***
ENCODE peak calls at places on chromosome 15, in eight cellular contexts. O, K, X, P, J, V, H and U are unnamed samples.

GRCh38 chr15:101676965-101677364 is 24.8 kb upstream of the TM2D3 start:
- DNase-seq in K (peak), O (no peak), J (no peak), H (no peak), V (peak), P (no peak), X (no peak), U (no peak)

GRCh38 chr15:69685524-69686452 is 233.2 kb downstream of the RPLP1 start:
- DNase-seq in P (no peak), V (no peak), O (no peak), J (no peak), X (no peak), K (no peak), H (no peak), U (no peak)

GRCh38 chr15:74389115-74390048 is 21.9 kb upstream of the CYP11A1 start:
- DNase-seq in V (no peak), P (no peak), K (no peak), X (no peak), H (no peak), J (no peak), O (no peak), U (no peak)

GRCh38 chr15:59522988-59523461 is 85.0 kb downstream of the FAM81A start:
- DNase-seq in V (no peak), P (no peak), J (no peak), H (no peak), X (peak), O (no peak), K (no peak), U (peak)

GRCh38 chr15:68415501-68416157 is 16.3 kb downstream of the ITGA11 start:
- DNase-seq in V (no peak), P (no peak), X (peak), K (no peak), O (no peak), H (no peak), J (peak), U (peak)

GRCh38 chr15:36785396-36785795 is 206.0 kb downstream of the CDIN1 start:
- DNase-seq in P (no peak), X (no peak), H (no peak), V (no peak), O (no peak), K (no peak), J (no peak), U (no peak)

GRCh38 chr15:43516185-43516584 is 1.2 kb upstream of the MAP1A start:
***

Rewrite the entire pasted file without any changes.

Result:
ENCODE peak calls at places on chromosome 15, in eight cellular contexts. O, K, X, P, J, V, H and U are unnamed samples.

GRCh38 chr15:101676965-101677364 is 24.8 kb upstream of the TM2D3 start:
- DNase-seq in K (peak), O (no peak), J (no peak), H (no peak), V (peak), P (no peak), X (no peak), U (no peak)

GRCh38 chr15:69685524-69686452 is 233.2 kb downstream of the RPLP1 start:
- DNase-seq in P (no peak), V (no peak), O (no peak), J (no peak), X (no peak), K (no peak), H (no peak), U (no peak)

GRCh38 chr15:74389115-74390048 is 21.9 kb upstream of the CYP11A1 start:
- DNase-seq in V (no peak), P (no peak), K (no peak), X (no peak), H (no peak), J (no peak), O (no peak), U (no peak)

GRCh38 chr15:59522988-59523461 is 85.0 kb downstream of the FAM81A start:
- DNase-seq in V (no peak), P (no peak), J (no peak), H (no peak), X (peak), O (no peak), K (no peak), U (peak)

GRCh38 chr15:68415501-68416157 is 16.3 kb downstream of the ITGA11 start:
- DNase-seq in V (no peak), P (no peak), X (peak), K (no peak), O (no peak), H (no peak), J (peak), U (peak)

GRCh38 chr15:36785396-36785795 is 206.0 kb downstream of the CDIN1 start:
- DNase-seq in P (no peak), X (no peak), H (no peak), V (no peak), O (no peak), K (no peak), J (no peak), U (no peak)

GRCh38 chr15:43516185-43516584 is 1.2 kb upstream of the MAP1A start: